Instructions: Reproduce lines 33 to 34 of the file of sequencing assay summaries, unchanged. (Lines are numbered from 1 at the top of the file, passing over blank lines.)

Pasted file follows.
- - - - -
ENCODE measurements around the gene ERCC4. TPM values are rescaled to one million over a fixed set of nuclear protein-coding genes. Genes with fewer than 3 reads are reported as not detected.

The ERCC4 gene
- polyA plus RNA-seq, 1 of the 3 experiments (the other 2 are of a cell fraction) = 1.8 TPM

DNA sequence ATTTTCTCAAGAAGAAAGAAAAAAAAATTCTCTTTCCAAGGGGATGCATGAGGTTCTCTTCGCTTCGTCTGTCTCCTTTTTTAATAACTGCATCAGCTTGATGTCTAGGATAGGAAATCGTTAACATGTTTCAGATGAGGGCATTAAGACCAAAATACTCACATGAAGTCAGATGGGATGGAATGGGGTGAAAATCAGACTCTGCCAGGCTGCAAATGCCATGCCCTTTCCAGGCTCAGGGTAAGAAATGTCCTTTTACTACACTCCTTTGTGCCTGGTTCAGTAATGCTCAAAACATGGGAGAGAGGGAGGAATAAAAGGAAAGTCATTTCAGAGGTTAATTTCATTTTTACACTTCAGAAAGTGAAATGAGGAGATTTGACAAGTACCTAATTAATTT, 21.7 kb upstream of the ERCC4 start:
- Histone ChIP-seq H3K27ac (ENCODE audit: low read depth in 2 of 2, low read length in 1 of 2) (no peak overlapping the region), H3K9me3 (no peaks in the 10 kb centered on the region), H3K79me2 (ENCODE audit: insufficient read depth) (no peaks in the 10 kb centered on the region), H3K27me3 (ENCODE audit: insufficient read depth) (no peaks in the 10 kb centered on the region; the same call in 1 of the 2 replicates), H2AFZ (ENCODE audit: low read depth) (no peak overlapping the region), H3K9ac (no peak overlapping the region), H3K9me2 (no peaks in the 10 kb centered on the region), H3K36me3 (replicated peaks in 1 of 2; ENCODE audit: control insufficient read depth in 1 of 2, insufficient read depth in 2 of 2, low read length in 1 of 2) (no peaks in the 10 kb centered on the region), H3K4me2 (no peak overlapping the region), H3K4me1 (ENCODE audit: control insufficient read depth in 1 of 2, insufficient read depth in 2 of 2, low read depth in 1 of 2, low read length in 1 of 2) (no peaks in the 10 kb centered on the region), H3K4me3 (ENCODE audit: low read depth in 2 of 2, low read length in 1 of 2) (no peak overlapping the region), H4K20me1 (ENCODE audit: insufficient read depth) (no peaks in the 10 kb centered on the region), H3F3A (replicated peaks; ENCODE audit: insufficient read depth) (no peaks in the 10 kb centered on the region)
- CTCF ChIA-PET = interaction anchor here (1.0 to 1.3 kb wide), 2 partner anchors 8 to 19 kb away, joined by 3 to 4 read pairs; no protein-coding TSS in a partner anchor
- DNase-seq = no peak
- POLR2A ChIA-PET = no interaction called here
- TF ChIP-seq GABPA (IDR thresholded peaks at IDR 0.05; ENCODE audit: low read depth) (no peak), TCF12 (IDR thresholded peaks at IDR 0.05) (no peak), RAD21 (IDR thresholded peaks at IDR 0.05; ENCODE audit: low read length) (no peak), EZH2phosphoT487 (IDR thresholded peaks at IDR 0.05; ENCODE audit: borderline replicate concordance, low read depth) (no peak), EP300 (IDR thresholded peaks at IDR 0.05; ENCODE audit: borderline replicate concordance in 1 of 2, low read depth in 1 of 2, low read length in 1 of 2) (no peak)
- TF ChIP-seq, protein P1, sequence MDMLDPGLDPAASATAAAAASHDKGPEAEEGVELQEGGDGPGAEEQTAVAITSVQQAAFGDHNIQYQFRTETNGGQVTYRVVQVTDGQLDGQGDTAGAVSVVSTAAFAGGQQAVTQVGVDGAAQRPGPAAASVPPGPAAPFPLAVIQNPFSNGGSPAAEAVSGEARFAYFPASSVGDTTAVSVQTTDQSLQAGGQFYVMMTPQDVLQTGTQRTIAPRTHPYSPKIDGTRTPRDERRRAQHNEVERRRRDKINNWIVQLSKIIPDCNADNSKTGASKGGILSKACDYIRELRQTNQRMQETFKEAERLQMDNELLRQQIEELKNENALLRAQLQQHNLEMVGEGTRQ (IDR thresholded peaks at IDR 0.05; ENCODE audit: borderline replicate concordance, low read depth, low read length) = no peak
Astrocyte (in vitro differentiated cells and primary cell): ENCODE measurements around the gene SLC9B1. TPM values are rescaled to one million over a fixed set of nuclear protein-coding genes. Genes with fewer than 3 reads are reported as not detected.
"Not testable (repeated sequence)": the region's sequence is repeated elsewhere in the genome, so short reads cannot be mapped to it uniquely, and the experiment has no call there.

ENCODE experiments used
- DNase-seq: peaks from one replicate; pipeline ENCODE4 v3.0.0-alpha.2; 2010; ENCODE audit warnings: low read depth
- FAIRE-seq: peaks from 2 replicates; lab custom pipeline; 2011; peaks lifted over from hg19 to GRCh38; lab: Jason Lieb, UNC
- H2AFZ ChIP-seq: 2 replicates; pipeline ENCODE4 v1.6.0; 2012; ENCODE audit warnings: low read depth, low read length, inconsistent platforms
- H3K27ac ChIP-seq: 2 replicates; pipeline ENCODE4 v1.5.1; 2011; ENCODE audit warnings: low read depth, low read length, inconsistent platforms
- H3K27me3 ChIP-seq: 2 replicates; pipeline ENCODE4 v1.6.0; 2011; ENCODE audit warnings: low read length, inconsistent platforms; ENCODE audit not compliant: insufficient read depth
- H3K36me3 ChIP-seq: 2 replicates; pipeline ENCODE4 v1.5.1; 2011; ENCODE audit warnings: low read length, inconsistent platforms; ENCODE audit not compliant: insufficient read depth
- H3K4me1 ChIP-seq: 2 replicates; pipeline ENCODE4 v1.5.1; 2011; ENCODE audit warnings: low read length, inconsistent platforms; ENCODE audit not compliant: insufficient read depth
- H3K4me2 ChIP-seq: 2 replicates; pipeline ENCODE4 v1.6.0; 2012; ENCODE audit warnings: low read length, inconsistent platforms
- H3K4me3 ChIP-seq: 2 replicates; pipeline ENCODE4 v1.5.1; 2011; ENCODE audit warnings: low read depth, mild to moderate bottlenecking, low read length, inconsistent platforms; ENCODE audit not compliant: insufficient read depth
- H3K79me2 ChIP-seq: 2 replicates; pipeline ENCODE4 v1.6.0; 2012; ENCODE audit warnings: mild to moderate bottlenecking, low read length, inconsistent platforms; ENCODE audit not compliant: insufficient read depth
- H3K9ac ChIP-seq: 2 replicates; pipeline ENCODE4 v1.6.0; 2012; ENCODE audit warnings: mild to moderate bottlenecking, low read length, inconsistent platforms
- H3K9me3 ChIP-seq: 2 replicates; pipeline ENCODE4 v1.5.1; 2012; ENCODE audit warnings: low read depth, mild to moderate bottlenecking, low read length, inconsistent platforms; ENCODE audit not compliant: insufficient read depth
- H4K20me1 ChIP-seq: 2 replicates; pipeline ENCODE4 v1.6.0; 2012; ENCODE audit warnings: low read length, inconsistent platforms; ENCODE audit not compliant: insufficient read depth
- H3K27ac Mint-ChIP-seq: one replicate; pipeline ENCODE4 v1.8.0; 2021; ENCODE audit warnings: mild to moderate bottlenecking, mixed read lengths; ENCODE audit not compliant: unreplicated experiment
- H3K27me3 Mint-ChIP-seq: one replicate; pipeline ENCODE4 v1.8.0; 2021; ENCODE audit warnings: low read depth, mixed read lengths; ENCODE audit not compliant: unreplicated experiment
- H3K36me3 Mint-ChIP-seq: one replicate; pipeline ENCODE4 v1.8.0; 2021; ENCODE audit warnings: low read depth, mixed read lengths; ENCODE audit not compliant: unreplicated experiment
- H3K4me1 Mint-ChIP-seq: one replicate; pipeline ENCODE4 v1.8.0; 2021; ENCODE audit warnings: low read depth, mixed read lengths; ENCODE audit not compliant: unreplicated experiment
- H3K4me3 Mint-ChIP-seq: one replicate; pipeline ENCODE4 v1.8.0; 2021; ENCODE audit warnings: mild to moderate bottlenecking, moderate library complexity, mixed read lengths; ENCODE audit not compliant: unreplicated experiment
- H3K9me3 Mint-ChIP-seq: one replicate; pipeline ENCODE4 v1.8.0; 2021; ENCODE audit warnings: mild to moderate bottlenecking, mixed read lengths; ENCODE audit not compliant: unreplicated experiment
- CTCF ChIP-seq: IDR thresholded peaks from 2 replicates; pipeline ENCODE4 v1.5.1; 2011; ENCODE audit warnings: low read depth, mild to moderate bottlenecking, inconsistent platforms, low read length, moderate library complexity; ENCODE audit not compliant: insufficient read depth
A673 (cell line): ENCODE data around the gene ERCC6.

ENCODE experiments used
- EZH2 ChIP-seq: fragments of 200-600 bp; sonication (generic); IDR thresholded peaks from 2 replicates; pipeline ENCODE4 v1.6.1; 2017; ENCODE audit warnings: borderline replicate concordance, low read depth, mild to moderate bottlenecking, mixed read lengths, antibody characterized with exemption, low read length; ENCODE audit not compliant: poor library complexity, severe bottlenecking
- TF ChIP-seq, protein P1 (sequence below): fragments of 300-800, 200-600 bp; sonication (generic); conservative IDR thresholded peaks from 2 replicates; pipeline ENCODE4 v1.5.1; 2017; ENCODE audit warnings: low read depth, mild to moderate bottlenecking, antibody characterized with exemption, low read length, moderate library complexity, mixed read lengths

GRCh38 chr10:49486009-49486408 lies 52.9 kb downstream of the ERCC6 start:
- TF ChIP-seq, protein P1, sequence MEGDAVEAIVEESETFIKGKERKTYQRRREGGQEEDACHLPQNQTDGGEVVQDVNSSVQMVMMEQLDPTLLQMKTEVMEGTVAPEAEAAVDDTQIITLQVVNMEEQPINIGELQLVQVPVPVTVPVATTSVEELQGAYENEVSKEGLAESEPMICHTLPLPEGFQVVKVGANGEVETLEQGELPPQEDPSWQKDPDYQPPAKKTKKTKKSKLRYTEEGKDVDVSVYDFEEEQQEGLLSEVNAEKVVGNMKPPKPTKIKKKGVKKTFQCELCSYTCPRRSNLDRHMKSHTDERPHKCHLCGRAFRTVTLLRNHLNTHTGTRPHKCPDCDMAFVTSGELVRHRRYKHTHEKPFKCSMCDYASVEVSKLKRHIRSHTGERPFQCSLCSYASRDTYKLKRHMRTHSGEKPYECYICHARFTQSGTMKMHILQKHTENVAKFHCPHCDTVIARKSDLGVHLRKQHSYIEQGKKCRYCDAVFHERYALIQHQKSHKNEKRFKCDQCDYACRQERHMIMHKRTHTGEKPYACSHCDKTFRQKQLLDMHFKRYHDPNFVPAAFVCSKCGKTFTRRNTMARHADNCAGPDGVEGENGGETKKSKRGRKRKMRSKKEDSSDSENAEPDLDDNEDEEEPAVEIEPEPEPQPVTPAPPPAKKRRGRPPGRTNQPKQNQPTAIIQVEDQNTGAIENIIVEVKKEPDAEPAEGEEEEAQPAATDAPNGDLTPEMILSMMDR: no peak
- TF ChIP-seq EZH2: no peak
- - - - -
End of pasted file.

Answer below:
- CTCF ChIP-seq: IDR thresholded peaks from 2 replicates; pipeline ENCODE4 v1.5.1; 2011; ENCODE audit warnings: low read depth, mild to moderate bottlenecking, inconsistent platforms, low read length, moderate library complexity; ENCODE audit not compliant: insufficient read depth
A673 (cell line): ENCODE data around the gene ERCC6.